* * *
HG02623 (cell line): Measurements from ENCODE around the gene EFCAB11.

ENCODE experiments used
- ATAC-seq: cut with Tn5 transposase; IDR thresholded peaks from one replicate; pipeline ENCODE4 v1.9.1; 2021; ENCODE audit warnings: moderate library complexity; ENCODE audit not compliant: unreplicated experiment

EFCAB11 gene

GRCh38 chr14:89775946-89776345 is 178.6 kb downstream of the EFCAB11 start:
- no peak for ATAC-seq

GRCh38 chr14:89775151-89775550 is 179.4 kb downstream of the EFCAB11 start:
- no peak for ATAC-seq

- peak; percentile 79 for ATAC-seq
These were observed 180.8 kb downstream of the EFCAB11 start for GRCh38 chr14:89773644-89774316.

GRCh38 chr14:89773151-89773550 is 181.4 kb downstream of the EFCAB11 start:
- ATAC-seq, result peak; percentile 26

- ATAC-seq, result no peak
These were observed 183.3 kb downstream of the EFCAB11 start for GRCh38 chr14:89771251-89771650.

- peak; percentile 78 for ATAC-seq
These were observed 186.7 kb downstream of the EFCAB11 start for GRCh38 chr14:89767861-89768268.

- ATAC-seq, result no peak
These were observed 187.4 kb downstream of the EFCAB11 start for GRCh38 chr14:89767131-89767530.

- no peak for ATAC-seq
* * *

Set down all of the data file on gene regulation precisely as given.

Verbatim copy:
HG02623 (cell line): Measurements from ENCODE around the gene EFCAB11.

ENCODE experiments used
- ATAC-seq: cut with Tn5 transposase; IDR thresholded peaks from one replicate; pipeline ENCODE4 v1.9.1; 2021; ENCODE audit warnings: moderate library complexity; ENCODE audit not compliant: unreplicated experiment

EFCAB11 gene

GRCh38 chr14:89775946-89776345 is 178.6 kb downstream of the EFCAB11 start:
- no peak for ATAC-seq

GRCh38 chr14:89775151-89775550 is 179.4 kb downstream of the EFCAB11 start:
- no peak for ATAC-seq

- peak; percentile 79 for ATAC-seq
These were observed 180.8 kb downstream of the EFCAB11 start for GRCh38 chr14:89773644-89774316.

GRCh38 chr14:89773151-89773550 is 181.4 kb downstream of the EFCAB11 start:
- ATAC-seq, result peak; percentile 26

- ATAC-seq, result no peak
These were observed 183.3 kb downstream of the EFCAB11 start for GRCh38 chr14:89771251-89771650.

- peak; percentile 78 for ATAC-seq
These were observed 186.7 kb downstream of the EFCAB11 start for GRCh38 chr14:89767861-89768268.

- ATAC-seq, result no peak
These were observed 187.4 kb downstream of the EFCAB11 start for GRCh38 chr14:89767131-89767530.

- no peak for ATAC-seq